14. Sponsored Ad
  15. Dave Miller

    Dave Miller Member

    Messages:
    3,894
    Joined:
    Dec 22, 2003
    Location:
    Middle Engla
    Shooter:
    Medium Format
    Just for the record R/C prints are not effected by drydown as they do not shrink on drying, although a wet print will look different to a dry one.
     
  16. Les McLean

    Les McLean Subscriber

    Messages:
    1,609
    Joined:
    Oct 18, 2002
    Location:
    Northern Eng
    Shooter:
    Multi Format

    I have not found that to be the case John, for example Ilford Warmtone Fibre had a drydown of 11% when Ilford first introduced it. The last time I tested it about 12 months ago it was still 11%. I have been tempted many times to publish my drydown figures but the test is so simple that I believe that it is best for everyone to do it and arrive at their own conclusions.
     
  17. JHannon

    JHannon Member

    Messages:
    969
    Joined:
    Sep 7, 2002
    Location:
    Boston, MA
    Shooter:
    Multi Format
    Thanks Les!
     
  18. pentaxuser

    pentaxuser Subscriber

    Messages:
    8,260
    Joined:
    May 9, 2005
    Location:
    Daventry, No
    Shooter:
    35mm
    Dave. That's what I had always assumed and yet I have just looked at the article mentioned in Circle of the Sun and he mentions Ilford Cooltone RC at 7% and Kodak(RIP) Polycontrast IV RC at 8%. I think all the others on the list are FB.

    So is this valid and is there a way of accounting for drydown in exactly the sem way as for FB? Clearly there is a difference between a wet and dry print but I can't say that I had spotted the dry down effect with RC. Maybe that's because I wasn't looking for it or my printer's eye is still at early apprentice level.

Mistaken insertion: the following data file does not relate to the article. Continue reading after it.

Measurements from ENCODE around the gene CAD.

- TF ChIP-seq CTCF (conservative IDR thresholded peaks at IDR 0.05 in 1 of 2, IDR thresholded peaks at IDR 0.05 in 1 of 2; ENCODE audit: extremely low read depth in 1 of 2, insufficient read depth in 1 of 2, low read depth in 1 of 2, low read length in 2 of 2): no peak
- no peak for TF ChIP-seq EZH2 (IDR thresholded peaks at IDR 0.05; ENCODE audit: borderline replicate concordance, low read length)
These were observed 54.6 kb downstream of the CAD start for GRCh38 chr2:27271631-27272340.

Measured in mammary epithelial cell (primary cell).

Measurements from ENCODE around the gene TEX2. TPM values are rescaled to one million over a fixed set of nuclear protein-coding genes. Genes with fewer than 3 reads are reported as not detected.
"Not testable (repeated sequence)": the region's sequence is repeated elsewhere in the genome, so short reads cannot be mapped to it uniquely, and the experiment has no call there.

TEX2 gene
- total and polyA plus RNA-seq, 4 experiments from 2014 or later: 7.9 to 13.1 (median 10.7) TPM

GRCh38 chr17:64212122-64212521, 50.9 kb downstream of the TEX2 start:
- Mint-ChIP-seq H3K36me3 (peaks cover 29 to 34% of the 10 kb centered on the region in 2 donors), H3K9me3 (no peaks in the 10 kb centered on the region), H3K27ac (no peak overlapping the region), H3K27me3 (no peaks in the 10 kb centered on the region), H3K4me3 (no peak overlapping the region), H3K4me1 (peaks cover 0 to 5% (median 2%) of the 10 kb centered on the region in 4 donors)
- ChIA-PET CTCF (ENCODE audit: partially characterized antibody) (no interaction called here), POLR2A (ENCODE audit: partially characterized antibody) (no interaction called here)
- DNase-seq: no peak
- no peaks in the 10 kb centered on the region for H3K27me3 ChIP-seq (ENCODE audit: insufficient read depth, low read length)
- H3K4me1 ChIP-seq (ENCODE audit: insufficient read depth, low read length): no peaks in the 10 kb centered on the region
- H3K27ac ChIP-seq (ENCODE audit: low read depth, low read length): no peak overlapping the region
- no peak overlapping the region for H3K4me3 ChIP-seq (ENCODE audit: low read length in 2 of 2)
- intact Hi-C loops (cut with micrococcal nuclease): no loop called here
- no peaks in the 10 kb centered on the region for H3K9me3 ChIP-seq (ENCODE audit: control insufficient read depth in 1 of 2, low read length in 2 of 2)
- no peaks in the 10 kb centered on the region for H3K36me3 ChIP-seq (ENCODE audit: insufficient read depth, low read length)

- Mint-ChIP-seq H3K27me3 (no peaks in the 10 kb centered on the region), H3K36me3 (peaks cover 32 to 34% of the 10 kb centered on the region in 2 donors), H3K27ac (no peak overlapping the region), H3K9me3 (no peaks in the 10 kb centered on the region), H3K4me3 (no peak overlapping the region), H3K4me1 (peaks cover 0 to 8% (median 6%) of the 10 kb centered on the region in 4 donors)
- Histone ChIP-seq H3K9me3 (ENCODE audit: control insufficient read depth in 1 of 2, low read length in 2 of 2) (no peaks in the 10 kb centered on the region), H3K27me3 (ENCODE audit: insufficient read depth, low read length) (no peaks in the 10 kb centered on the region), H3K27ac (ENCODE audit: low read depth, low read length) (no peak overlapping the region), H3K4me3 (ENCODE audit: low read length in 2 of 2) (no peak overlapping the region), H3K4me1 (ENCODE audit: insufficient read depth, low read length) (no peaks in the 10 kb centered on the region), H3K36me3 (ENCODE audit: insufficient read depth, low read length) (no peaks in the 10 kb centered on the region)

On the other hand if RC prints are effected by it then knowing what to do about it may be worthwhile. At 7 and 8% respectively it seems hardly to be inconsequential. At least not in Dektol. Maybe with Ilford Developer it is inconsequential.

    It goes without saying that others with first hand knowledge should please feel free to speak as well.

    Thanks

    pentaxuser
     
  19. MattKing

    MattKing Subscriber

    Messages:
    17,191
    Joined:
    Apr 24, 2005
    Location:
    Delta, BC, Canada
    Shooter:
    Multi Format
    The Polymax RC N surface I am using (until it is gone) definitely dries darker. I don't know if the effect is due to something different then the dry down effect experienced when using FB papers, but it certainly is obvious.

    Matt
     
  20. Mick Fagan

    Mick Fagan Subscriber

    Messages:
    3,117
    Joined:
    Sep 13, 2005
    Location:
    Melbourne Au
    Shooter:
    Multi Format